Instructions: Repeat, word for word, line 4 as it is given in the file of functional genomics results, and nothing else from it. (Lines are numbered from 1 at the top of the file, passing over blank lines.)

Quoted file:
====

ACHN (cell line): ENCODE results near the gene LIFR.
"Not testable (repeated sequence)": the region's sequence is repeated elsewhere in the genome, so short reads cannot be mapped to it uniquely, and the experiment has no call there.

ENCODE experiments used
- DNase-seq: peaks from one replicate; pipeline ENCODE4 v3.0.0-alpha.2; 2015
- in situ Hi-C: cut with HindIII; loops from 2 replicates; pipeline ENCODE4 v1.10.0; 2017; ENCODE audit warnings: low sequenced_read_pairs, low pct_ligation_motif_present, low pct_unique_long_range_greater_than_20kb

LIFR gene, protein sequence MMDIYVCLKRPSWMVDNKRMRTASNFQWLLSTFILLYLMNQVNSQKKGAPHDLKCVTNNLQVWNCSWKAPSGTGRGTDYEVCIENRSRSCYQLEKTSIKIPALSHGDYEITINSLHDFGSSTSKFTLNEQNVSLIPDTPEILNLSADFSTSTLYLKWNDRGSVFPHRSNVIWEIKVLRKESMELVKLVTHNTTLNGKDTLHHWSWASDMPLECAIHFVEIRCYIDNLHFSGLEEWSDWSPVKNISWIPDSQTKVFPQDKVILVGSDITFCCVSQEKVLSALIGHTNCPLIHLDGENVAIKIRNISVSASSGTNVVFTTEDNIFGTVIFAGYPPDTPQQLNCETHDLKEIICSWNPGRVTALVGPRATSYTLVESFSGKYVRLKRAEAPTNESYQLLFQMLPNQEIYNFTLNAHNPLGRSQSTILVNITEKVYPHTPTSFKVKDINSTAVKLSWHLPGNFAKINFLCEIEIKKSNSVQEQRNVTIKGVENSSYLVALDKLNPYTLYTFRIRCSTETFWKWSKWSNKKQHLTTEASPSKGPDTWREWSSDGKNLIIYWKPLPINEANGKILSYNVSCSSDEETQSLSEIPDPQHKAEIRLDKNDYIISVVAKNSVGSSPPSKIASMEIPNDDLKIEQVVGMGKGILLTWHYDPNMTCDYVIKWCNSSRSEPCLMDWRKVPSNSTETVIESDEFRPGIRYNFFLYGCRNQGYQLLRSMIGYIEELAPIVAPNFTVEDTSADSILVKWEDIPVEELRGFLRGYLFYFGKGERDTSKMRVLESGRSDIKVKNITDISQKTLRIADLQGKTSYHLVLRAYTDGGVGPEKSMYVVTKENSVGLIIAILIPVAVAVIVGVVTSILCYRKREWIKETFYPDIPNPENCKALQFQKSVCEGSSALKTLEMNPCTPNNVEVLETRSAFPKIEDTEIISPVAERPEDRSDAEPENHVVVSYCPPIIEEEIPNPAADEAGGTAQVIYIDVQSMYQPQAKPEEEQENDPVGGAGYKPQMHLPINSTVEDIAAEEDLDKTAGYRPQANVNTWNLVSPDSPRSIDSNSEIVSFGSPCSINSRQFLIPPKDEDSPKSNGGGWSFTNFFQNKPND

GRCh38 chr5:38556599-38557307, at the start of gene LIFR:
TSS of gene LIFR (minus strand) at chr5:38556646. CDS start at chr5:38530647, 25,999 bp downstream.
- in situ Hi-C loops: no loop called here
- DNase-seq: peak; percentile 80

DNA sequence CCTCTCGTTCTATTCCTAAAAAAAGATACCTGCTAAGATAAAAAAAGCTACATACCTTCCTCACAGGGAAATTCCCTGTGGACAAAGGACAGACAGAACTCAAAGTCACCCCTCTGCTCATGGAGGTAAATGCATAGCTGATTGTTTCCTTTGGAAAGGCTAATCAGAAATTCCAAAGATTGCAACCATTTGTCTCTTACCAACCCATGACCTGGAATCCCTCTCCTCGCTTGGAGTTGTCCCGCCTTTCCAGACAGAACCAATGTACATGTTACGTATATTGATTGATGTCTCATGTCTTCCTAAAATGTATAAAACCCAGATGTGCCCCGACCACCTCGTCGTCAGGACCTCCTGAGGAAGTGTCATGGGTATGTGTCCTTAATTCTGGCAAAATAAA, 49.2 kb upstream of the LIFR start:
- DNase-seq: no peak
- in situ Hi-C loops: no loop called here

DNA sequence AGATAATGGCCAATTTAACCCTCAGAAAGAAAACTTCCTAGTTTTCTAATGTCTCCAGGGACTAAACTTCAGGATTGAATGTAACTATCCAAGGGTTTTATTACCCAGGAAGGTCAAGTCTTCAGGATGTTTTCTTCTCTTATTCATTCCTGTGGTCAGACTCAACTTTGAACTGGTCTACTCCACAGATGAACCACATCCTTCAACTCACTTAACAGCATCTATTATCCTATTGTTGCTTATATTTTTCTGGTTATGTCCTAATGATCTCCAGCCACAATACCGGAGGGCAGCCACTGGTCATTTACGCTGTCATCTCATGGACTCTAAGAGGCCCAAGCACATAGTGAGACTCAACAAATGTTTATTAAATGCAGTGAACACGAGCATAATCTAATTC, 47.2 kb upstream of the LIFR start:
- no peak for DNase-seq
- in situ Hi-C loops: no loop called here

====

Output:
- DNase-seq: peaks from one replicate; pipeline ENCODE4 v3.0.0-alpha.2; 2015